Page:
JEFFERSON - Jackson Electric Membership Corporation (EMC) has activated its Emergency Restoration Plan and, based on the latest forecast from the National Weather Service, is preparing for a major winter weather event that has the potential to create widespread power outages.
"The National Weather Service is advising at this point in time that we could see up to a .66 inch accumulation of ice from sleet and freezing rain on Wednesday, with sustained winds of 15-20 miles per hour and gusts of 25-30 miles per hour. Combined that will create a threat of downed power lines, as well as downed trees and tree limbs that fall on power lines," said Jim Smith, vice president of engineering and operations.
Jackson EMC has called in assistance from 45 electric contractor crews, including crews from south Georgia, Missouri and Florida, to supplement the cooperative's 34 line crews.
"We'll be watching closely as this situation develops over this evening into tomorrow, and will begin responding to outages as soon as they're report," Smith said.
Smith noted that supplies have been checked, trucks stocked and gassed, and all cooperative employees ready should outages occur. "We're as ready as we can be, now it's just a matter of seeing what Mother Nature will throw at us. We are extremely concerned about the impact of this storm on our members and will work as fast as conditions and safety requirements will allow to restore power as quickly as possible."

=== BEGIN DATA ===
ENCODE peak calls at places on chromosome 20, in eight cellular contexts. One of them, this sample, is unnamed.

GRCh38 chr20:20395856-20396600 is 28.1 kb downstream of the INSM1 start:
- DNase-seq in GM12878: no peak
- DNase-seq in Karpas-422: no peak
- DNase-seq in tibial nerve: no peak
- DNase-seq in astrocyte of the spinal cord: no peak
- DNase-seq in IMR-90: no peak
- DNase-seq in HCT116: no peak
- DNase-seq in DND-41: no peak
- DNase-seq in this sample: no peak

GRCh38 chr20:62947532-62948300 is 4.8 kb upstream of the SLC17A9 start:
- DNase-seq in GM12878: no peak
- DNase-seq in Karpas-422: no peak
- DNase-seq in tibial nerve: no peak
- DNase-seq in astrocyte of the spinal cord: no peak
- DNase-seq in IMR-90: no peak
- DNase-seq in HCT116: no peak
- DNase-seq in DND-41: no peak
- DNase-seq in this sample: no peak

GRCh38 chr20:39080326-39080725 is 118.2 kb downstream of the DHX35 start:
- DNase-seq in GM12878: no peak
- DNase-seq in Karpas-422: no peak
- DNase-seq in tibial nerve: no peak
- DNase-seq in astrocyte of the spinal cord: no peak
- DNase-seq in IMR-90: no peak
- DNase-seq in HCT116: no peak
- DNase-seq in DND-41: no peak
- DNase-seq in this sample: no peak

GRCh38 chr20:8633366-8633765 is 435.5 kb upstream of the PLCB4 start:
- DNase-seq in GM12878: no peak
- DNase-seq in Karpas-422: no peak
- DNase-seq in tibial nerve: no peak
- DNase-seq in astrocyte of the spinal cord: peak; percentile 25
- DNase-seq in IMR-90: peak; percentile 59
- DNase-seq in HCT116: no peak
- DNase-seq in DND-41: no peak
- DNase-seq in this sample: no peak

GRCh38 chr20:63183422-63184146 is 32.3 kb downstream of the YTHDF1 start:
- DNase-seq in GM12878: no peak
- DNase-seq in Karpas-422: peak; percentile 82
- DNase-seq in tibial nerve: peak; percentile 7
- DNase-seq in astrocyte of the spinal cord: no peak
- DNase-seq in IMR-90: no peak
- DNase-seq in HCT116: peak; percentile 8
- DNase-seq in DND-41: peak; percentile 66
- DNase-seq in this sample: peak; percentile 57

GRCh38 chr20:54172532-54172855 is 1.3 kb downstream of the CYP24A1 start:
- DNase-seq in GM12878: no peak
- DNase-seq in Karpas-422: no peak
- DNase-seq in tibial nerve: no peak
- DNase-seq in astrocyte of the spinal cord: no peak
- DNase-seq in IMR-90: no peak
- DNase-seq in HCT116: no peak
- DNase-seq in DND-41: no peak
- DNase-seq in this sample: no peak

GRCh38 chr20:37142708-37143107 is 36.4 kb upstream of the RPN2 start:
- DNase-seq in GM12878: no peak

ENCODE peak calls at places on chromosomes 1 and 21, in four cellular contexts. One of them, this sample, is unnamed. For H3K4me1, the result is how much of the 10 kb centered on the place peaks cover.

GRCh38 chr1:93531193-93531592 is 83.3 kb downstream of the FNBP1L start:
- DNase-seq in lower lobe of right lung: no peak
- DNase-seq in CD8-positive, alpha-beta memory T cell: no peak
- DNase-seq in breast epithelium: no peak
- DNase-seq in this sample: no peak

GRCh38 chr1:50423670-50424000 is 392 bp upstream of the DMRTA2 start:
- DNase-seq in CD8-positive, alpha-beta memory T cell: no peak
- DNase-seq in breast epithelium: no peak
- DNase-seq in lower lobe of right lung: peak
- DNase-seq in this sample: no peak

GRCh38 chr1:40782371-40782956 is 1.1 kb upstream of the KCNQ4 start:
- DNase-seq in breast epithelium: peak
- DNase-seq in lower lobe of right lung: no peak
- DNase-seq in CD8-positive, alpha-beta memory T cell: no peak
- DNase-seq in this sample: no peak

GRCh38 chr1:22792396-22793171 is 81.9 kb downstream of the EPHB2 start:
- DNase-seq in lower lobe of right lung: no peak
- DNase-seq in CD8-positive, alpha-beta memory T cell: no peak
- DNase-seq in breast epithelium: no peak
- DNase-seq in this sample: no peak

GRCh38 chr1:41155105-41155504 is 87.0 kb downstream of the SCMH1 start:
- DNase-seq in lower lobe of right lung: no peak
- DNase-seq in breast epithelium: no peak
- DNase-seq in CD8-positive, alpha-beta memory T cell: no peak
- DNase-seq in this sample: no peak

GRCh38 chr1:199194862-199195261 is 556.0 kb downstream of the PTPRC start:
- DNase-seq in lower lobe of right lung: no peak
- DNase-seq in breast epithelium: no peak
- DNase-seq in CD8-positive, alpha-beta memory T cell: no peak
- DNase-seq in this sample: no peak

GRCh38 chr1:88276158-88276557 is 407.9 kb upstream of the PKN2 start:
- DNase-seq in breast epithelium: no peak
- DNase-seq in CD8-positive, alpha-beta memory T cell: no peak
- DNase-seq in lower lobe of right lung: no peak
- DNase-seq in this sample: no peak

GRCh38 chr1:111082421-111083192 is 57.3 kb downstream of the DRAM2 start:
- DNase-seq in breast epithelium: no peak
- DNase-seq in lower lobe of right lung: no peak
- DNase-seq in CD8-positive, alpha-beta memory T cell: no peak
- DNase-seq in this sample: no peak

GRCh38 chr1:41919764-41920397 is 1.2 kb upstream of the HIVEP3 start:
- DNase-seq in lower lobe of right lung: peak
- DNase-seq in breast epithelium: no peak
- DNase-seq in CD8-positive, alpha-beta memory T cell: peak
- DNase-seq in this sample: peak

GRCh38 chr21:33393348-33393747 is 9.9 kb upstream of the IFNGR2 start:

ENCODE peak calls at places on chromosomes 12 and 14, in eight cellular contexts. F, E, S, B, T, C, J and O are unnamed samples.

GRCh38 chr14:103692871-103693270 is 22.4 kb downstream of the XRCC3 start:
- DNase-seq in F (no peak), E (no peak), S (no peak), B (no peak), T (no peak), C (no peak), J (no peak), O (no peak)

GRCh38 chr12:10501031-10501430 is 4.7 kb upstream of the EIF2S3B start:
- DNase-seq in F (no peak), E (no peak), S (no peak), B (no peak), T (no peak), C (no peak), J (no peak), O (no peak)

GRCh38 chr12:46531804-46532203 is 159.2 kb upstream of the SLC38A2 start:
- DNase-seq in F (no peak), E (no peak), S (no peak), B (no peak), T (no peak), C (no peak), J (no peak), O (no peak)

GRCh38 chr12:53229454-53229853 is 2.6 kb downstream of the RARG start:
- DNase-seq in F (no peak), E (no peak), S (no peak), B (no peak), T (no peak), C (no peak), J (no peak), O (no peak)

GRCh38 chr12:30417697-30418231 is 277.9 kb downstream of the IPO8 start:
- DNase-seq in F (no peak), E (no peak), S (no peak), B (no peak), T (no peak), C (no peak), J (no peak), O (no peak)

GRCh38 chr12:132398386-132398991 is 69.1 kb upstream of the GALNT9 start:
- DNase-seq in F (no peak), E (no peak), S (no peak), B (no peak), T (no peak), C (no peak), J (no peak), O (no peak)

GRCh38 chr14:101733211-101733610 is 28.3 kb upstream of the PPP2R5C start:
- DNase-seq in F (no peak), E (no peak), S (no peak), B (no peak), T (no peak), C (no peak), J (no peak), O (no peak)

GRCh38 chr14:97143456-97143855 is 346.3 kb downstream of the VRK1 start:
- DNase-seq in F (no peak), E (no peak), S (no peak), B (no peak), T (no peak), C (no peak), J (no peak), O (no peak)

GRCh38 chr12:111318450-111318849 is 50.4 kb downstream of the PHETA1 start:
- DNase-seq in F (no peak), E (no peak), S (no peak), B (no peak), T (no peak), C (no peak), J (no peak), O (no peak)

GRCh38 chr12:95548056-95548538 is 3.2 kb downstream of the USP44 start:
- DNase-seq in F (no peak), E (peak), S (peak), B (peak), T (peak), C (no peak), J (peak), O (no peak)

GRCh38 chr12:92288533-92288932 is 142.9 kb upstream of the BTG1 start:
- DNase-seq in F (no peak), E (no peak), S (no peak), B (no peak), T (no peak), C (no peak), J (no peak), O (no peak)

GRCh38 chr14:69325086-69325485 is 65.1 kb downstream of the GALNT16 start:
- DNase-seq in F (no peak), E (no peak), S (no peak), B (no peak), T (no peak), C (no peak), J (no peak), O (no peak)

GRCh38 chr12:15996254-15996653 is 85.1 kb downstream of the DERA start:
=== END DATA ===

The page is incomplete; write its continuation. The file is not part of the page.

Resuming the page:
In the event of an outage, Jackson EMC customers may report outages from their PC or mobile device at the cooperative's website, www.jacksonemc.com, or by calling 1-855-422-7600, and can track outages on the cooperative's website Storm Center outage map. Also located in the Storm Center is information on how to prepare for a storm, electrical safety after the storm and generator safety.
Aaron Strickland, emergency operations director for Georgia Power, said the utility is bringing in crews from Florida, Texas, Oklahoma and Michigan. Strickland, who has spent 35 years with Georgia Power, said he's never seen an inch of ice in metro Atlanta.
"I've seen people forecast it, but it's never come," Strickland said. "And I'm hoping it don't this time."
ICE STORM WARNING
The National Weather Service (NWS) has issued an ice warning for a large number of counties in central and east central Georgia, extending from near LaGrange to Macon to near Augusta. The area covered by the ice storm warning extends as far north as Athens-Clark County, Madison County and the south metro Atlanta area.
Meanwhile, a winter storm warning remains in effect for most of north Georgia including the Gainesville area for the possibility of several more inches of snow and some icing overnight and into Thursday.
(See separate postings for complete details.)
The NWS has used the word "catastrophic" to describe the pending ice storm, adding that it doesn't use the term "catastrophic" often and lightly and predicting that this storm is likely to be worse than the one that struck metro Atlanta in Jan. 2000, leaving 350,000 people without power.
(For a look at crippling winter storms that have struck Georgia the past 40 years, click on the link below.)